In Times Like These

Learning from history–and advice about preventing the coronavirus!

Why this title for the first Women of the Heartland series, taken from a childhood hymn our congregation sang in tiny Aredale, Iowa? Because the sentiment seems perfect for what Addie, my heroine faced duringWorld War II.

When I researched the hymn, which I assumed was an “Oldie” a surprise awaited me. A troubled Pennsylvania housewife penned the words in 1943, when Addie was struggling with her home front battles!

The daily Pittsburgh newspaper troubled Ruth Caye Jones, a pastor’s wife and the mother of five. World War II causality lists and the Allies’ slow progress up the boot of Italy made distressing news for the whole nation. With loved ones in harm’s way, worker shortages and rationing at home, everyone longed for normalcy.

One day, a passage in 2 Timothy chapter three, caught Ruth’s attention: But know this, that in the last days perilous times will come. Inspiration took over as she jotted some lyrics on a small notepad. Then the Westminster Chimes playing on her old mantle clock supplied the tune.

The rest is history: a common housewife penned one of the most beloved Gospel songs of the 1940s and 1950s, “In Times Like These.”

In times like these we need a Savior;
In times like these we need an anchor.
Be very sure, be very sure
Your anchor holds and grips the Solid Rock!

This Rock is Jesus, yes, He’s the One.
This Rock is Jesus, the only One!
Be very sure, be very sure
Your anchor holds and grips the Solid Rock!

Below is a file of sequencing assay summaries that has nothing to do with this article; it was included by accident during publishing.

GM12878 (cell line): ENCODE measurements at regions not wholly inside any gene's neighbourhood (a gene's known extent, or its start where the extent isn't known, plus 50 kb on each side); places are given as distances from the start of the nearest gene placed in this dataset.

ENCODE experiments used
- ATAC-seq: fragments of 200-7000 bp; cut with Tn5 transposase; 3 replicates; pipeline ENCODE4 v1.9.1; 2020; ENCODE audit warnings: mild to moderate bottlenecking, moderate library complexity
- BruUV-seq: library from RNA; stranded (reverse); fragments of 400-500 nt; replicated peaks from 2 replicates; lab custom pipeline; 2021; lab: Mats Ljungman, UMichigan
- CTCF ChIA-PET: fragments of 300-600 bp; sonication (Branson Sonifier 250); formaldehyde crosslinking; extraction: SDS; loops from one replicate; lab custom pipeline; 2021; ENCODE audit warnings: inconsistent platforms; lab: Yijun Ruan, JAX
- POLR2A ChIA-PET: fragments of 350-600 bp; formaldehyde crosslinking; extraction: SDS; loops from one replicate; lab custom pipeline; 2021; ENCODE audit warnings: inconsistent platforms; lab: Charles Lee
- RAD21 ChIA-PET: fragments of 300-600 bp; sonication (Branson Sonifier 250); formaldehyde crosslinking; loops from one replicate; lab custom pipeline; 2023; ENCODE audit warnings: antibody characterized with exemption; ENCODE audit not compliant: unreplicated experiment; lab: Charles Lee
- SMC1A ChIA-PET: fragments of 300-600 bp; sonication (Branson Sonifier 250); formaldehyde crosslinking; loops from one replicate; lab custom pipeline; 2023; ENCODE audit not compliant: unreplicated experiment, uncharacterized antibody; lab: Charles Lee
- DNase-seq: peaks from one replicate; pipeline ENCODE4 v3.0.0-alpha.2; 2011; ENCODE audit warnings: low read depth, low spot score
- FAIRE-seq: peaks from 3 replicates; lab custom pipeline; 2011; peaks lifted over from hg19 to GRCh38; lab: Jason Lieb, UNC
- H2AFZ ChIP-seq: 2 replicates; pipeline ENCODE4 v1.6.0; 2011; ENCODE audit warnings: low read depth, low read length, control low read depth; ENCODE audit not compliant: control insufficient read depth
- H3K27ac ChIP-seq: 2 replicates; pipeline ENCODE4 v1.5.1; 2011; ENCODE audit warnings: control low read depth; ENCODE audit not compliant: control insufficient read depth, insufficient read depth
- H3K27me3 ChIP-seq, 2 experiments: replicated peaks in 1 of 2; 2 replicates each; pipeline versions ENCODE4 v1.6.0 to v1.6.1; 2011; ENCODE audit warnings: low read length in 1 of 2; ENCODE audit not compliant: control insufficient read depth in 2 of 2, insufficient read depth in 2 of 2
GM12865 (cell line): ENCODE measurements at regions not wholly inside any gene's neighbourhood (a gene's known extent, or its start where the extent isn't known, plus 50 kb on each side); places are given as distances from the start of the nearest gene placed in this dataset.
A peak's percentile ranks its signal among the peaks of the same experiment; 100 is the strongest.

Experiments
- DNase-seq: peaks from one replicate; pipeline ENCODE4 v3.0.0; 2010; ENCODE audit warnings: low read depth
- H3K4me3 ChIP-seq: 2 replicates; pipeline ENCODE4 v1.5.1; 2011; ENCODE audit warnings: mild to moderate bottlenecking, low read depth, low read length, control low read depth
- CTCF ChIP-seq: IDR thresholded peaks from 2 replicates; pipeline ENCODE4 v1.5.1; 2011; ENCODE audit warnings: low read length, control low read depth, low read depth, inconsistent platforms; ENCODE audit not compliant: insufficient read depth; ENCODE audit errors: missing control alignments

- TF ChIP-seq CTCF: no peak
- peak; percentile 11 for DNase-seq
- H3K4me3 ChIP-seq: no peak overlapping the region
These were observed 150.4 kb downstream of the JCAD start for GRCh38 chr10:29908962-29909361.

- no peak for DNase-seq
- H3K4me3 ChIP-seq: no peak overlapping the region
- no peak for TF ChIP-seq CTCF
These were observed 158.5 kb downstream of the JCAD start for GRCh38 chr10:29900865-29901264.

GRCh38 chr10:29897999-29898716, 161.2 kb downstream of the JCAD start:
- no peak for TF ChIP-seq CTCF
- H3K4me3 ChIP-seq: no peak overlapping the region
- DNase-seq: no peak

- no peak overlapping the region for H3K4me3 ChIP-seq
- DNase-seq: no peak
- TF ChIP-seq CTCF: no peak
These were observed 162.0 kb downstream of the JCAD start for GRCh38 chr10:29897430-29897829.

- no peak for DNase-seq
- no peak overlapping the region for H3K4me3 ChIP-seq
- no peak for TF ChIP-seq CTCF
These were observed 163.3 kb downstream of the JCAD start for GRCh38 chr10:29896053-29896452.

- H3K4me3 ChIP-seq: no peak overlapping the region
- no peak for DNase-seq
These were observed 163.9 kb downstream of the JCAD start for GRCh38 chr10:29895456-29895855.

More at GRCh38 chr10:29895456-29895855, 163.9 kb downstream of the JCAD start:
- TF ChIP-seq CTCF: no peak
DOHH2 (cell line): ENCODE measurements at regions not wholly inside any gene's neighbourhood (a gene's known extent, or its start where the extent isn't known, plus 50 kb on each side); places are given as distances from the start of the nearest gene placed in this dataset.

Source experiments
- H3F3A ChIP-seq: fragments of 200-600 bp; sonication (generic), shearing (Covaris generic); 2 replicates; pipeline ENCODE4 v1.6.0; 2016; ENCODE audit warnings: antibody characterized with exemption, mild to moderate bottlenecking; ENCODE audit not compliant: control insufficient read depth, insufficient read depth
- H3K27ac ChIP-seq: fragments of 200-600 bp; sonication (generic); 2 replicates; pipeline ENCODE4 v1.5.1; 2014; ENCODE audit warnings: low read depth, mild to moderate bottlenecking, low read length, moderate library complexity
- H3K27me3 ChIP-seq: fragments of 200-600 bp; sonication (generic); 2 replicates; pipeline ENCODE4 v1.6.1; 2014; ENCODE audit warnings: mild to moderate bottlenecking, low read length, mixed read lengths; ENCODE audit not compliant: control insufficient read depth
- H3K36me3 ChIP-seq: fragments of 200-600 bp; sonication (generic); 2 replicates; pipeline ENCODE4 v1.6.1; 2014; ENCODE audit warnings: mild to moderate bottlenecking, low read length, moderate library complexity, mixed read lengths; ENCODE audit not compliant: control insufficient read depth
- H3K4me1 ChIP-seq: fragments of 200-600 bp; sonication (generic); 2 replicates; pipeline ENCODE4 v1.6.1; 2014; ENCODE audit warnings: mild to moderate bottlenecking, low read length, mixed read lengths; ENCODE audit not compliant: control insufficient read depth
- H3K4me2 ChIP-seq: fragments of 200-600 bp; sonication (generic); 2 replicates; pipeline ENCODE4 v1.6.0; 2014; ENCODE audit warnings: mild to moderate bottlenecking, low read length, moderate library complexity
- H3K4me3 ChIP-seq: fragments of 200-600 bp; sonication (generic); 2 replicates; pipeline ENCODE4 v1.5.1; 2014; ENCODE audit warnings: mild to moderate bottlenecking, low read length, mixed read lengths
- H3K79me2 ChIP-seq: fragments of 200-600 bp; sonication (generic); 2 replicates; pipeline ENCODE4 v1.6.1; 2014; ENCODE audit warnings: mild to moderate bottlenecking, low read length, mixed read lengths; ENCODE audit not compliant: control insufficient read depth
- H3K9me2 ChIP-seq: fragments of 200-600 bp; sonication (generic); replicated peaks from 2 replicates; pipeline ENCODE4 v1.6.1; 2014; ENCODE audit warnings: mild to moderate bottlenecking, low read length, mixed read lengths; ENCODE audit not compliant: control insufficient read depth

Now we have our own trying times and can learn from those difficult World War II years when people constantly feared for loved ones fighting overseas. They also dealt with rationing and shortages, yet somehow navigated the ever-increasing tension that gripped our nation.

Centuriues earlier, when another era faced a daunting health challenge, one concerned citizen wrote,

You ought to think this way: “Very well… the enemy has sent [a pestilence]… I shall ask God mercifully to protect us. Then I shall… administer medicine, and take it. I shall avoid places and persons where my presence is not needed in order not to become contaminated and thus perchance infect and pollute others… If people in a city were to show themselves bold in faith when a neighbor’s need so demands, and cautious when no emergency exists, and if everyone would help ward off contagion as best he can, then the death toll would indeed be moderate. But if some are too panicky and desert their neighbors in their plight, and if some are so foolish as to not take precautions but aggravate the contagion, then the devil has a heyday and many will die.”—Martin Luther on “Whether One May Flee from a Deadly Plague”(c.1527)

Isn’t it amazing how appropriate these reflections seem for our day?

During our self-quarantine, we hear lots of advice. One online friend from the U.K. sent us some helpful tips:

  • Clean metal surfaces often and carefully, as viruses can live on them for days.
  • Drink lots of warm liquids–coffee, tea, soups, and gargle with antiseptics like vinegar, lemon, and salt
  • Elevate your body’s zinc level
  • Wash hands every twenty minutes, and if you go out, take a shower when you return
  • Avoid eating and drinking cold things
  • Sip warm water every twenty minutes

I’m grateful for these practical suggestions, (It doesn’t hurt that I love hot tea, and so does Addie!)

May you and your family stay safe during this time. And may you read a lot!

2 thoughts on “In Times Like These

  1. Beautiful post, Gail! I have given my mom a copy of your book for her birthday, so I forwarded this post to her. I’m sure she’ll love it!

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